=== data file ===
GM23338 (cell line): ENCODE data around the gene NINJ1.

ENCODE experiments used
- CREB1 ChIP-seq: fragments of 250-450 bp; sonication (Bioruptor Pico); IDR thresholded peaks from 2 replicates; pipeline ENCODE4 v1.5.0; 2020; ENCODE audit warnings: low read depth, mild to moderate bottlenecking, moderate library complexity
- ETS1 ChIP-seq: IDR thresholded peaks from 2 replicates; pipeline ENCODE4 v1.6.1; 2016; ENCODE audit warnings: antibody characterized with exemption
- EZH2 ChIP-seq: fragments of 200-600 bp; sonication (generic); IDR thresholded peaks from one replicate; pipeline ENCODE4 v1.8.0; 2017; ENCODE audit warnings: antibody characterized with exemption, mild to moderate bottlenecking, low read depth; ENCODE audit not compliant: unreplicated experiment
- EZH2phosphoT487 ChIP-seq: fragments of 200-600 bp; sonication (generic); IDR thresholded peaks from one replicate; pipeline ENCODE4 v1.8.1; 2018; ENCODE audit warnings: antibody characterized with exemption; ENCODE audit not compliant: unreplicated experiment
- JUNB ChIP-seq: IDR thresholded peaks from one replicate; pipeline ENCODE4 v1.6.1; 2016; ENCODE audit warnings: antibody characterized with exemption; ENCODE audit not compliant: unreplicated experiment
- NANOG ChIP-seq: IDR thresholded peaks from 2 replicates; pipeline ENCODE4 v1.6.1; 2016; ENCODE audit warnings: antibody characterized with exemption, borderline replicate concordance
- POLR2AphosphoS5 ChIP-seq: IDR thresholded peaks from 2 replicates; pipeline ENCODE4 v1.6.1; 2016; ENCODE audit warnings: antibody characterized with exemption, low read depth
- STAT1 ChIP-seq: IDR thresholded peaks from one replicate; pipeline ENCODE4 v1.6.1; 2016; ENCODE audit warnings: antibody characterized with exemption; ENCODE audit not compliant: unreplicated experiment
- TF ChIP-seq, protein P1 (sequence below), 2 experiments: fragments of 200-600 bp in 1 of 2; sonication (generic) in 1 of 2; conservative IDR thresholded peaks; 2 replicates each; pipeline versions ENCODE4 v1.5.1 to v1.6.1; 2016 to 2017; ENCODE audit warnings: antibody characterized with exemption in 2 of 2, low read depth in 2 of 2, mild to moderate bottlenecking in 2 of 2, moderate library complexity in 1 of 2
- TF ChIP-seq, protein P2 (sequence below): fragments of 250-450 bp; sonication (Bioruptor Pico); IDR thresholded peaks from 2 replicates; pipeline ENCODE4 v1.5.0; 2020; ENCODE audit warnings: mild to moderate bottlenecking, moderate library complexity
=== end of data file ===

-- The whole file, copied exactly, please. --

GM23338 (cell line): ENCODE data around the gene NINJ1.

ENCODE experiments used
- CREB1 ChIP-seq: fragments of 250-450 bp; sonication (Bioruptor Pico); IDR thresholded peaks from 2 replicates; pipeline ENCODE4 v1.5.0; 2020; ENCODE audit warnings: low read depth, mild to moderate bottlenecking, moderate library complexity
- ETS1 ChIP-seq: IDR thresholded peaks from 2 replicates; pipeline ENCODE4 v1.6.1; 2016; ENCODE audit warnings: antibody characterized with exemption
- EZH2 ChIP-seq: fragments of 200-600 bp; sonication (generic); IDR thresholded peaks from one replicate; pipeline ENCODE4 v1.8.0; 2017; ENCODE audit warnings: antibody characterized with exemption, mild to moderate bottlenecking, low read depth; ENCODE audit not compliant: unreplicated experiment
- EZH2phosphoT487 ChIP-seq: fragments of 200-600 bp; sonication (generic); IDR thresholded peaks from one replicate; pipeline ENCODE4 v1.8.1; 2018; ENCODE audit warnings: antibody characterized with exemption; ENCODE audit not compliant: unreplicated experiment
- JUNB ChIP-seq: IDR thresholded peaks from one replicate; pipeline ENCODE4 v1.6.1; 2016; ENCODE audit warnings: antibody characterized with exemption; ENCODE audit not compliant: unreplicated experiment
- NANOG ChIP-seq: IDR thresholded peaks from 2 replicates; pipeline ENCODE4 v1.6.1; 2016; ENCODE audit warnings: antibody characterized with exemption, borderline replicate concordance
- POLR2AphosphoS5 ChIP-seq: IDR thresholded peaks from 2 replicates; pipeline ENCODE4 v1.6.1; 2016; ENCODE audit warnings: antibody characterized with exemption, low read depth
- STAT1 ChIP-seq: IDR thresholded peaks from one replicate; pipeline ENCODE4 v1.6.1; 2016; ENCODE audit warnings: antibody characterized with exemption; ENCODE audit not compliant: unreplicated experiment
- TF ChIP-seq, protein P1 (sequence below), 2 experiments: fragments of 200-600 bp in 1 of 2; sonication (generic) in 1 of 2; conservative IDR thresholded peaks; 2 replicates each; pipeline versions ENCODE4 v1.5.1 to v1.6.1; 2016 to 2017; ENCODE audit warnings: antibody characterized with exemption in 2 of 2, low read depth in 2 of 2, mild to moderate bottlenecking in 2 of 2, moderate library complexity in 1 of 2
- TF ChIP-seq, protein P2 (sequence below): fragments of 250-450 bp; sonication (Bioruptor Pico); IDR thresholded peaks from 2 replicates; pipeline ENCODE4 v1.5.0; 2020; ENCODE audit warnings: mild to moderate bottlenecking, moderate library complexity